The FiT scheme is run by energy regulator Ofgem, while much of the day-to-day administration is handled by the FiT licensees.

Can I claim for both FiT and Smart Export Guarantee payments?

Yes you can, but you’ll have to give up your FiT export payment, as you’ll receive that through the Smart Export Guarantee. But you can keep your FiT generation tariff as well as receiving SEG payments.

When you apply for the SEG Scheme, you’ll be asked if you currently receive FiT export payments.

What should I consider before moving to the SEG tariff?

If you move to the SEG tariff, you’ll have to give up your FiT export payments. Before you apply, there’s a couple of things to consider:

  • Unlike FiT payments, SEG tariffs vary between energy providers, although most offer 3-5 pence/kWh. If your FiT export tariff is higher, it might be worth staying on that.
  • FiT export payments are ‘deemed’, so you’re not paid for the exact amount you export. Instead, you’ll be paid for 50% of the electricity you generate. If you have a smart meter installed, you’ll be paid for the ‘actual’ amount on a SEG tariff, which could work out less than your FiT’s export tariff.

Can I add more capacity to my FiT installation?

Yes, you can increase the capacity of your installation, for example by adding more solar panels. It won’t alter your current FiT payments, but you can’t apply for additional payments for the extra capacity.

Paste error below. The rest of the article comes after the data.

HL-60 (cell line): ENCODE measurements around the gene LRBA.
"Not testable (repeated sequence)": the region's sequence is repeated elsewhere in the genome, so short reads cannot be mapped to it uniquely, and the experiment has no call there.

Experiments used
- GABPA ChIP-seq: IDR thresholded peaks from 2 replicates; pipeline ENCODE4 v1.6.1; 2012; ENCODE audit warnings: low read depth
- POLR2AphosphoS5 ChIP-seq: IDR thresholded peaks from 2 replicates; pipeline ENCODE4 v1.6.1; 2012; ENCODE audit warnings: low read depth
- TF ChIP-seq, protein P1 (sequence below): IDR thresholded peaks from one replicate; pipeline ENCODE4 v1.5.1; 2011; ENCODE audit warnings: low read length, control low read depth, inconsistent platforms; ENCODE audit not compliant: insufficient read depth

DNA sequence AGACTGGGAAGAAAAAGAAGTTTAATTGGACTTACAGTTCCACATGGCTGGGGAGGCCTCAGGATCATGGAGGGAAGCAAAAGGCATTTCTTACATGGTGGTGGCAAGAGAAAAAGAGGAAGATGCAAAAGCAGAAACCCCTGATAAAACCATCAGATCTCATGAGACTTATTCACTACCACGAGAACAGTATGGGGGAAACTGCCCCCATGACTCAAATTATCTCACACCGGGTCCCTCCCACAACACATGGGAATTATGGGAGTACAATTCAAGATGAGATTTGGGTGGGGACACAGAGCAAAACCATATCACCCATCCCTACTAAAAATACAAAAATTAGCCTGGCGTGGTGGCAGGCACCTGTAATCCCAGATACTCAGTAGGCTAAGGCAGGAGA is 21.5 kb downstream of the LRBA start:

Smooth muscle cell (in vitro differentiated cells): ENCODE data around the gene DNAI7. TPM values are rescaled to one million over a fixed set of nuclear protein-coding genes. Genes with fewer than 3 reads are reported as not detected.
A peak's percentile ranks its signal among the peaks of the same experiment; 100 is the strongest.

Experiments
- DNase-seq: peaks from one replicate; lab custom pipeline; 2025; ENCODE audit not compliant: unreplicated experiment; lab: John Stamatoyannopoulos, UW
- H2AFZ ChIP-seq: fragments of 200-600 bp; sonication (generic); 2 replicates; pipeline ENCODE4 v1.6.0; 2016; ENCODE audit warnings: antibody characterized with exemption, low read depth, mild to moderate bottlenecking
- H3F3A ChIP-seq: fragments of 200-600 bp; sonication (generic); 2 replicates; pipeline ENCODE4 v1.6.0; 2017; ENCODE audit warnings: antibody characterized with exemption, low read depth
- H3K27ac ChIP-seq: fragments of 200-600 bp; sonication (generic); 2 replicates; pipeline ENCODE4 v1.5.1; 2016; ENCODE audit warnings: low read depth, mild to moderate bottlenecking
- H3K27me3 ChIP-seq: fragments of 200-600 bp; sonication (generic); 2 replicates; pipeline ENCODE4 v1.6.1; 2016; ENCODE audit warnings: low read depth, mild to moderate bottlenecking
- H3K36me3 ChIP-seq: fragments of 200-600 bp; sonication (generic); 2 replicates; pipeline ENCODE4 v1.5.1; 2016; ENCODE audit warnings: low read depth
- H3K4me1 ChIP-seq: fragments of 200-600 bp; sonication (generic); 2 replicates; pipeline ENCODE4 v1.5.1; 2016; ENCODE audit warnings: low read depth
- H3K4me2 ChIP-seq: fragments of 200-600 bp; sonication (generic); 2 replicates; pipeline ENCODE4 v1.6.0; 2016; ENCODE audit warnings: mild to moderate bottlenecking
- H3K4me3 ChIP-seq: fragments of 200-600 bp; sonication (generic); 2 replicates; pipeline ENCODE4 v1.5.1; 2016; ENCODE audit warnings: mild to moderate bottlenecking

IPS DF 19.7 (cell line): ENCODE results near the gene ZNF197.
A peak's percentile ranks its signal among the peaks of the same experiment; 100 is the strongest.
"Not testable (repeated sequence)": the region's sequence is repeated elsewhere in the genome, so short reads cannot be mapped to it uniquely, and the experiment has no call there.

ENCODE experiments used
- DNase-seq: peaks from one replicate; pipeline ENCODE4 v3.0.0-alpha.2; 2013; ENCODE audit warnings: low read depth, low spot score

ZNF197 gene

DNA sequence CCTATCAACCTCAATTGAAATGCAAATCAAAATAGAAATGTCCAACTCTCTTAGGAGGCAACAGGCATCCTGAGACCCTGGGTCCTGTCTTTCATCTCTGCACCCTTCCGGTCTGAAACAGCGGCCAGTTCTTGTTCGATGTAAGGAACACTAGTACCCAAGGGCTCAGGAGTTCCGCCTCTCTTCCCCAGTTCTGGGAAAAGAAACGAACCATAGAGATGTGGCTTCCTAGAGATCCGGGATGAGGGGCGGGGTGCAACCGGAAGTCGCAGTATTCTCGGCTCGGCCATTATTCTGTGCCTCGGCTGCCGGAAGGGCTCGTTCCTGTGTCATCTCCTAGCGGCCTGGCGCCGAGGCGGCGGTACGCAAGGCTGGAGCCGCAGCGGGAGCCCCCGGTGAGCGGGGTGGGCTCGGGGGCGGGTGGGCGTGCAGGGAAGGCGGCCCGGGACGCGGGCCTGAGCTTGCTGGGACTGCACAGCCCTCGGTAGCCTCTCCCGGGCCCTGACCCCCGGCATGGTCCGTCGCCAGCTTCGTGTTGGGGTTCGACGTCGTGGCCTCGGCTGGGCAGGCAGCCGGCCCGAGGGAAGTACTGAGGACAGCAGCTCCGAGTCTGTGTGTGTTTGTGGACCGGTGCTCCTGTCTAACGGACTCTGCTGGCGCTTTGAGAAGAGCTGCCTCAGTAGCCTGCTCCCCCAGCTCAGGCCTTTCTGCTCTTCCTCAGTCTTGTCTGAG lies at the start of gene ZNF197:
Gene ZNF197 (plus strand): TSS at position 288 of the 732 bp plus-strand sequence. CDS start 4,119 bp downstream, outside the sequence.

What happens if my FiT equipment is damaged?

If your FiT technology is damaged and needs repairing or replacing, contact your FiT licensee as soon as possible. They will let you know if your payments will be affected or not.

You’ll also need to contact your local MCS accredited installer to organise for repair or replacement work to be carried out.

What happens to my FiT payments if I move house?

When you sell your house, ownership of the renewable technology will usually be transferred to the new property owner. This means they’ll receive the FiT payments instead of you. When you move out, you’ll need to contact your energy supplier about the transfer of ownership.

My new home has solar panels - how can I find out if they’re registered on the FiT scheme?

To find out if solar panels on your new home are registered on the FiT scheme, you can submit an Ownership Register Query (ORQ) to the Ofgem Central FiT Register team. They should also be able to tell you which FiT licensee the solar panels are registered with.